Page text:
INHABITAT INTERVIEW: Green Architect & Cradle to Cradle Founder William McDonough
Cradle to Cradle Certified Method Products
INHABITAT: Where do you see Cradle to Cradle headed? Ten years ago Herman Miller started developing their entire line as a Cradle to Cradle concept, and now they’re selling some of the best chairs in the world at fair price points. Ten years from now, how many of these booths do you see using this vernacular as a standard?
William McDonough: I think you would be quite surprised. We’re just at the beginning of something, even though we’ve been at it a long time, and it’s taken us a long time. We’ve integrated all of the different ideas that we’ve come up with and made it understandable in a robust and usable database. Ultimately we have positioned Cradle to Cradle for the public good through a not-for-profit institute. We’ll have it be reviewed by scientists and we’ll have Cradle to Cradle conferences every year for the institutes we expect to spring up all over the world. I recently signed a MOU or Memorandum of Understanding with the Israeli Standards Institute, and they are looking at Cradle to Cradle as a standard for Israel. So if you want to sell something in Israel, you’ll want to be Cradle to Cradle certified.
Howard Williams: Ten years from now, this may still be GreenBuild because it’s going to be the original name, but no one is going to be talking about green. The reality is that it’s going to be either good design or bad design. It’s not going to be green. Bad design will be broader than the visual, it’s going to be more than “It broke three weeks after I bought it.”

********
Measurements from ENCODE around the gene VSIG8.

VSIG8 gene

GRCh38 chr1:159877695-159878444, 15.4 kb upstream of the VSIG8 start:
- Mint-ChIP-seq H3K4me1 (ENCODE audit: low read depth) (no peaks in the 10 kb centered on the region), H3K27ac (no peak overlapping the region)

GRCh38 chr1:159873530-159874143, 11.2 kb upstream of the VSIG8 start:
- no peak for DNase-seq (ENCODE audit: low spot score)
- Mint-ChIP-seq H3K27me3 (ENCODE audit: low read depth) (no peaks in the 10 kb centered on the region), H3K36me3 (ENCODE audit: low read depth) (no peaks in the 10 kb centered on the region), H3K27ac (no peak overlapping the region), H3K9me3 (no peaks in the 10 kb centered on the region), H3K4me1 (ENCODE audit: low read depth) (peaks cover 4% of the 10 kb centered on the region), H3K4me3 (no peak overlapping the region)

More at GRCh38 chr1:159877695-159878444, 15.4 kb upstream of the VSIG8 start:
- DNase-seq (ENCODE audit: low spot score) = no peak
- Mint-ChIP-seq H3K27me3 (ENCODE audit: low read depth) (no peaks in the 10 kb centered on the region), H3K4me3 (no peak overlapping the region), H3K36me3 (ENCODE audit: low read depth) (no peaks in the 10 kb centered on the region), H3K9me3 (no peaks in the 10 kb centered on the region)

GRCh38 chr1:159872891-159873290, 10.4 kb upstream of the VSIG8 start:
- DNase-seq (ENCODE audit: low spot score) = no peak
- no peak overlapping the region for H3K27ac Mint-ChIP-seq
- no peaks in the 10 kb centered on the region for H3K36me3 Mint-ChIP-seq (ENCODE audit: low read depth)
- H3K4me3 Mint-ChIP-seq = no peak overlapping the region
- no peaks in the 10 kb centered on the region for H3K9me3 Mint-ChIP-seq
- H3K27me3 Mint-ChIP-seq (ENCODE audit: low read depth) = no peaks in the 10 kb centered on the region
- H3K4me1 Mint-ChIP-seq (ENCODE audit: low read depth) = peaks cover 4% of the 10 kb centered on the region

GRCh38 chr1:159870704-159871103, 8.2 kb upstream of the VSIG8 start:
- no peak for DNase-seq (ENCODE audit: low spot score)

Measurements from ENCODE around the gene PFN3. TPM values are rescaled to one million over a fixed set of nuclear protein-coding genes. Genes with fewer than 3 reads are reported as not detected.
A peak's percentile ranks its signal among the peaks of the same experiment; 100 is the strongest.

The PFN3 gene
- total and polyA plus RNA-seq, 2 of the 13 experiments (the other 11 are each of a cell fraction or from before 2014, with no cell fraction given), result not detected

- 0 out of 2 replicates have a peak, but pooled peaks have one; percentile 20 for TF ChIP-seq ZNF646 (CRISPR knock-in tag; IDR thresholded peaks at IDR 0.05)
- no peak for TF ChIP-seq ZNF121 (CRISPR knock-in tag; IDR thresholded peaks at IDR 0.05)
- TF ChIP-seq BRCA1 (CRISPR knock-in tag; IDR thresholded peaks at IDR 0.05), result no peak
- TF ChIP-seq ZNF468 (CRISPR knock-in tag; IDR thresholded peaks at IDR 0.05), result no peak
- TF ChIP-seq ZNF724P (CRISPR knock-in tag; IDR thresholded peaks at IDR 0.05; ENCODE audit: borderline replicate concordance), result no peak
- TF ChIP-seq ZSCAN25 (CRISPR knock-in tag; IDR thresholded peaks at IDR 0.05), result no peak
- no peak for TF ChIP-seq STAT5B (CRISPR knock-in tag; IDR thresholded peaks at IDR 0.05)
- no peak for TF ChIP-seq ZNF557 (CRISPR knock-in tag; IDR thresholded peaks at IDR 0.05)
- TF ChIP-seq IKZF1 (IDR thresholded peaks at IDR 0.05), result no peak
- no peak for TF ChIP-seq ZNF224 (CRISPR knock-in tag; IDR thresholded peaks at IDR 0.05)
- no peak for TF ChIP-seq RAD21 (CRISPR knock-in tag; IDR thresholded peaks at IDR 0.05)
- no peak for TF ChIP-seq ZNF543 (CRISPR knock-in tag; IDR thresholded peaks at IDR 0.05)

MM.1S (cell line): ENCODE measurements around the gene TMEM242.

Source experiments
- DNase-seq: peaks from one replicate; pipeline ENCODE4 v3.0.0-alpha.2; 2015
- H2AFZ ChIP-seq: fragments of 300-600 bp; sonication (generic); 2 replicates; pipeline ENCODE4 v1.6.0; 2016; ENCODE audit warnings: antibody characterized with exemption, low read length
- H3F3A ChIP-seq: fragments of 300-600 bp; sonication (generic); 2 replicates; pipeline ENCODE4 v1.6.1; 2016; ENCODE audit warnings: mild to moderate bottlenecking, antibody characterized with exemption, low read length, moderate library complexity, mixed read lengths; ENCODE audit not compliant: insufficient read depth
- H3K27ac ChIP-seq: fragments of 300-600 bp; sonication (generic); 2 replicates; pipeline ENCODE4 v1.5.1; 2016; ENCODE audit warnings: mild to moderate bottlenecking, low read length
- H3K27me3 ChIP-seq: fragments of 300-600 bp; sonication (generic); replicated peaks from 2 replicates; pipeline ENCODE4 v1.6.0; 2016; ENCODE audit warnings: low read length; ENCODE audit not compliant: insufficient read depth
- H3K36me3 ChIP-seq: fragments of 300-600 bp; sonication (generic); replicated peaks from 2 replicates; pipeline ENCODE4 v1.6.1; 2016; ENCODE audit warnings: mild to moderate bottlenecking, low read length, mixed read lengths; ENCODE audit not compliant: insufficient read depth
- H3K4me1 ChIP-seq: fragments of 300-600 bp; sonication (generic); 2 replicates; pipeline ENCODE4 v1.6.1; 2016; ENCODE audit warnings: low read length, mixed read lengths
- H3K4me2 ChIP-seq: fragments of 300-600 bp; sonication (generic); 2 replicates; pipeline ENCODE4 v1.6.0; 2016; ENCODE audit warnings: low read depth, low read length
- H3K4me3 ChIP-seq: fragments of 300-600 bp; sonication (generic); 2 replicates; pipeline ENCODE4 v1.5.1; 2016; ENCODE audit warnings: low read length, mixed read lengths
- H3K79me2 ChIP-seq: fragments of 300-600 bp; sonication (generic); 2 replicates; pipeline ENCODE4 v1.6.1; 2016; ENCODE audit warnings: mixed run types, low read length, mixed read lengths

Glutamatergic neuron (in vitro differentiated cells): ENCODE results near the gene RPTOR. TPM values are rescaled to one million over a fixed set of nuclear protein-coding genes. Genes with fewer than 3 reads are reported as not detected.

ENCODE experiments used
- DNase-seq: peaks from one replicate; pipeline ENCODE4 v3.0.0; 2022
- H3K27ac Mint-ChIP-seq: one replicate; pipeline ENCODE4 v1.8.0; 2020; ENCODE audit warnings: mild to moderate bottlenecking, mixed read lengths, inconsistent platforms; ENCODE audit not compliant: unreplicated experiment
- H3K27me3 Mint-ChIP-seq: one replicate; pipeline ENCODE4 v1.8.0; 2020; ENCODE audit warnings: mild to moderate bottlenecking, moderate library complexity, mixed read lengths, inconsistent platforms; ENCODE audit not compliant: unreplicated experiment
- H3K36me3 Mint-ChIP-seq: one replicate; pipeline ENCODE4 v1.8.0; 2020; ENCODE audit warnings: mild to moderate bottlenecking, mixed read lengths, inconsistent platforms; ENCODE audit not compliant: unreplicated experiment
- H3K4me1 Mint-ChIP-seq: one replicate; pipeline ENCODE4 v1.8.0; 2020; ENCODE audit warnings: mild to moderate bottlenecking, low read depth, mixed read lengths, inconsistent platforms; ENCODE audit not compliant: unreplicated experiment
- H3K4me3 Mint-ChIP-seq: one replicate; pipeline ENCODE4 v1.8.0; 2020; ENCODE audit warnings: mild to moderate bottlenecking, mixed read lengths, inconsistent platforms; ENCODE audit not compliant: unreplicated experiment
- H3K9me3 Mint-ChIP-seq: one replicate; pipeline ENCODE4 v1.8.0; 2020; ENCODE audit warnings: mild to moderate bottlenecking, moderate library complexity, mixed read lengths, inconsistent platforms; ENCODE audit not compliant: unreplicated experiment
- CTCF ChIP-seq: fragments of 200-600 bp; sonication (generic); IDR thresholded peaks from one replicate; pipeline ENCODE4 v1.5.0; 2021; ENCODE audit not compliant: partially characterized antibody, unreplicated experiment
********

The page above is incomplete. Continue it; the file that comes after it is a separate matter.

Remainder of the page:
William McDonough: You know that’s a good way to put it because we see design as the first signal of intention. We have realized that we’re just designing from the top of the pyramid. If we want to design for everybody, we’ve got to be cost-effective and all of that. We can’t just single out attributes and certifications so that you’re not off gassing — while you’ve got a green stamp for all you know it could be all cancer. I mean what is that? It’s not okay — it’s not green, you’re still black. You know, you haven’t changed anything. All you have done is stir it up.
Virginia Beach House
INHABITAT: Is it true that sustainability not an adequate word? Are we looking for that next terminology or is sustainability still viable?
William McDonough: Sure, I think it’s a nice word because so many people can use it. But, nobody knows how to define it. That’s part of the issue, and that’s why we never use it. But, from our perspective, we’re not putting it down, we’re just saying it’s insufficient. For example, if I say what’s your relationship to your wife? Do you say just say sustainable? Don’t you want more than that? Don’t you want creativity and fun and all these things?
If we just sustain what we are doing now, then we’re all dead. This is carbon based silliness, a lot of this stuff, I mean we can’t sustain it. Even if you reduce your carbon, we’re still in trouble. We don’t have an energy problem – what a lot of people don’t realize is that we have a materials problem. The carbon in the air is in the wrong place, it belongs in the soil. You need a defined system and sustainability is not that.
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